MOL, along with Osaka University, have developed a vessel allocation plan and cargo loading plan for car carriers based on mathematical optimization, one of the fundamental technologies of AI.
This AI technology could allow MOL personnel to complete vessel allocation and loading plans more quickly than ever before.
Allocation plans for car carriers, which could be thought of as huge, ocean-going multilevel parking garages, requires careful consideration of cargo height, weight, and dimensions, as well as the number of units and loading/unloading ports.
Since the vehicles must be driven to and from their loading position, passageways must be clear at the appropriate time.
In addition, cargo loading positions (deck and hold) must be adjusted in consideration of hull stability during the voyage and loading/unloading safety.
So, in many cases, plans must be redrawn in response to sudden changes in the number of units or changes in the order of calling ports.
MOL operates about 100 car carriers, and in general, cargo capacity per ship is around 5,000 standard passenger cars.
In recent years, transport and logistics patterns of automakers and other shippers have been diversifying, and efficient vessel allocation and cargo loading are absolutely essential to ensure the fleet to operate at peak effectiveness to meet customer needs.
For example, when the vessel is calling several loading and unloading ports, the deck and hold in which cargo is loaded can significantly affect safety of cargo operation and its efficiency.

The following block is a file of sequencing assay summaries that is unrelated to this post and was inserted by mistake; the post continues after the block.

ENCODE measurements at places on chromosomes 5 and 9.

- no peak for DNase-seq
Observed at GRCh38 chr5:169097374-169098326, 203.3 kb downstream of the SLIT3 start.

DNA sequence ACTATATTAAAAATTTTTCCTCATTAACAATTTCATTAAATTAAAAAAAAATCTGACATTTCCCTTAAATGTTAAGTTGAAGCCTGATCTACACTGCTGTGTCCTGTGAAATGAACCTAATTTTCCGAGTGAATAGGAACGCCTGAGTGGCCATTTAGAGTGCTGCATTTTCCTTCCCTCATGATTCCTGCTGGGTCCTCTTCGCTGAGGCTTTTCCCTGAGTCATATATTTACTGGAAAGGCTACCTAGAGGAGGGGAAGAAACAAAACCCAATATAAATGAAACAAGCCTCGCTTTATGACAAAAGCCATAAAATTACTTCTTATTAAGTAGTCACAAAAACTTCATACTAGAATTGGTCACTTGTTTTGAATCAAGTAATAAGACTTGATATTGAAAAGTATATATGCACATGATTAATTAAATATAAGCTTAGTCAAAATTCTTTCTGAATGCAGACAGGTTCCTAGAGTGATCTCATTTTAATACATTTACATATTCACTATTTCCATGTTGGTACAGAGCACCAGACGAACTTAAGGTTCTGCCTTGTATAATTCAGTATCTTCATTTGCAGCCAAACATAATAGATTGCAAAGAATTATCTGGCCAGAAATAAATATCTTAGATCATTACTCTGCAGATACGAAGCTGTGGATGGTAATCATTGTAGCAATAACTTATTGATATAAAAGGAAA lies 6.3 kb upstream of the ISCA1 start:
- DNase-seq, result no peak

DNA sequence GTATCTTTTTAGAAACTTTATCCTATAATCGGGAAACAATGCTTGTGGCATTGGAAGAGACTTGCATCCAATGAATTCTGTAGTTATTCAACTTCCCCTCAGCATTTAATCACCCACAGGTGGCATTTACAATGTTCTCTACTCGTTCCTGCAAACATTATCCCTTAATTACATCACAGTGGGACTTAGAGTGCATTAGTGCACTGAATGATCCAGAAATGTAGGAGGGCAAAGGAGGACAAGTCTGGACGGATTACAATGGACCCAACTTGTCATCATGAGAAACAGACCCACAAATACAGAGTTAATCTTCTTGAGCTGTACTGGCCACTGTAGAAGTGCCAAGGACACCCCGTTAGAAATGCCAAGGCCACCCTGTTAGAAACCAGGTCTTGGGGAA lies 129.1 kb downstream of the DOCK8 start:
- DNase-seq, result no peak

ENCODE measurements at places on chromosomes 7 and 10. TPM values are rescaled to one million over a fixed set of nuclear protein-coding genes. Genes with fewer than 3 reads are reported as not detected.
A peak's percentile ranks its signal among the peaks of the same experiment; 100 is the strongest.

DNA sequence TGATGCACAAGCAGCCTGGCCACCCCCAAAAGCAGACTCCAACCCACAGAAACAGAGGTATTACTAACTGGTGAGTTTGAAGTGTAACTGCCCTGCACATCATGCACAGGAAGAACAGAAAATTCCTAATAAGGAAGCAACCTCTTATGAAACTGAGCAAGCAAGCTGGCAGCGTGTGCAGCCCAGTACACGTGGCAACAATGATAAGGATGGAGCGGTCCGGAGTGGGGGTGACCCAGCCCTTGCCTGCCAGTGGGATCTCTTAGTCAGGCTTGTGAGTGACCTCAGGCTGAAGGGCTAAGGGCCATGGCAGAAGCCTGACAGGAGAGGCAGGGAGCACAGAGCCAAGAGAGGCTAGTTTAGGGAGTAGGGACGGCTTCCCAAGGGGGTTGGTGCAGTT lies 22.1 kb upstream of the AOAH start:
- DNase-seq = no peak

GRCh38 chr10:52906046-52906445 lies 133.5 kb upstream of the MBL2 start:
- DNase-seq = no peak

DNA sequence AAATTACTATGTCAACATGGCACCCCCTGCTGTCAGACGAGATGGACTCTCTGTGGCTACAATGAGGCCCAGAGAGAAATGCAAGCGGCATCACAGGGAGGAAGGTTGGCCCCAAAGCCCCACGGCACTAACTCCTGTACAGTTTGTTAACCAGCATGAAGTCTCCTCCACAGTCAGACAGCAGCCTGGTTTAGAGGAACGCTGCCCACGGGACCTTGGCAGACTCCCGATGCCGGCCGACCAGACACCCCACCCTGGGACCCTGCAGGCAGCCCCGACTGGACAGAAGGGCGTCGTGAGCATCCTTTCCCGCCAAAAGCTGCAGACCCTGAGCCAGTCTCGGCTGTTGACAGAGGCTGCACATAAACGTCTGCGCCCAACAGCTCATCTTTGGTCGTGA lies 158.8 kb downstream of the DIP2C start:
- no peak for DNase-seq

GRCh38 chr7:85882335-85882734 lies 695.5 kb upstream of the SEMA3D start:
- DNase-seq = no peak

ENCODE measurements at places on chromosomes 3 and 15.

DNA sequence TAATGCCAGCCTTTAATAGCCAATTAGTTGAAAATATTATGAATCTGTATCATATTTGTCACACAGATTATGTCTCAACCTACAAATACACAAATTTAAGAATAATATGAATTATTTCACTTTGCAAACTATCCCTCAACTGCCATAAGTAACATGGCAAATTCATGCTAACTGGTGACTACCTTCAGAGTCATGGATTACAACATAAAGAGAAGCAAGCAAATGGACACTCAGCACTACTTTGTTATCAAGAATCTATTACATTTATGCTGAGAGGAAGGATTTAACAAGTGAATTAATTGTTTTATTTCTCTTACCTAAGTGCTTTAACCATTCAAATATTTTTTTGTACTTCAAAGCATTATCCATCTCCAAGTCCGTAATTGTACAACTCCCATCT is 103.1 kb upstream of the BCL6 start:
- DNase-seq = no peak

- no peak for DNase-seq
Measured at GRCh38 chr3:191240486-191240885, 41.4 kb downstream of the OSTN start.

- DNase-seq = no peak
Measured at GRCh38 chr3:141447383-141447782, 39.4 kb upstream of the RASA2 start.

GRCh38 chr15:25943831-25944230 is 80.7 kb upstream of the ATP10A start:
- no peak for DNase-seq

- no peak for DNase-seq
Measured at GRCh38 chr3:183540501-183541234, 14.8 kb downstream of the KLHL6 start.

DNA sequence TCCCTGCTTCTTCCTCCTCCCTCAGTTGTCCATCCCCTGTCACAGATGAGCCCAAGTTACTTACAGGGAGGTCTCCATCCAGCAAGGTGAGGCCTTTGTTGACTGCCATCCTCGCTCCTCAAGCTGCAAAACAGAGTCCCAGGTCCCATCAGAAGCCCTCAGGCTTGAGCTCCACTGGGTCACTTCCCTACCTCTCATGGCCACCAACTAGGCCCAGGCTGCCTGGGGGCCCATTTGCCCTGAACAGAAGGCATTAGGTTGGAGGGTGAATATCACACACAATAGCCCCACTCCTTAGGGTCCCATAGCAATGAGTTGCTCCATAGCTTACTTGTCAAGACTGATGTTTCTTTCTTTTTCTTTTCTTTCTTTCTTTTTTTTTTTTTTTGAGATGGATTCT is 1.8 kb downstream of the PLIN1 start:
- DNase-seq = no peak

In addition, since the order of cargo loading/unloading and hull balance during the voyage must be taken into consideration, it can take longer to develop a loading plan, depending on the plan’s level of difficulty and the skills of the planner.
In this study, two teams developed an algorithm that efficiently generates a proposed plan from an enormous number of combinations by using mathematical optimization.
Mathematical optimization is one of the representative mathematical methods for decision-making and problem-solving that selects an optimal solution from some set of available alternatives.
It is used in a broad range of areas such as investment management, logistics and supply chain, energy management, and scheduling.
Both teams will assess the potential for practical use of the technology, aimed at improving services through digitalization, and significantly shortening the required time to respond to customers when transport volume or the order of port calls changes suddenly.
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